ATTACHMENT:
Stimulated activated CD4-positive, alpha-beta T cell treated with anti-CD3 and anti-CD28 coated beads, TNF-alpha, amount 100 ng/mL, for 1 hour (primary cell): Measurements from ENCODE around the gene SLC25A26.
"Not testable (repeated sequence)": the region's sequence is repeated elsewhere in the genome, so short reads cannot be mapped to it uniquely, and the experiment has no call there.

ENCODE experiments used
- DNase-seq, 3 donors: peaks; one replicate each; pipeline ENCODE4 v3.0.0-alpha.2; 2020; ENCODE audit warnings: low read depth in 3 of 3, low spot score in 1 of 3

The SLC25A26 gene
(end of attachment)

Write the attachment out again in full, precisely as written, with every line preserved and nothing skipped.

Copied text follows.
Stimulated activated CD4-positive, alpha-beta T cell treated with anti-CD3 and anti-CD28 coated beads, TNF-alpha, amount 100 ng/mL, for 1 hour (primary cell): Measurements from ENCODE around the gene SLC25A26.
"Not testable (repeated sequence)": the region's sequence is repeated elsewhere in the genome, so short reads cannot be mapped to it uniquely, and the experiment has no call there.

ENCODE experiments used
- DNase-seq, 3 donors: peaks; one replicate each; pipeline ENCODE4 v3.0.0-alpha.2; 2020; ENCODE audit warnings: low read depth in 3 of 3, low spot score in 1 of 3

The SLC25A26 gene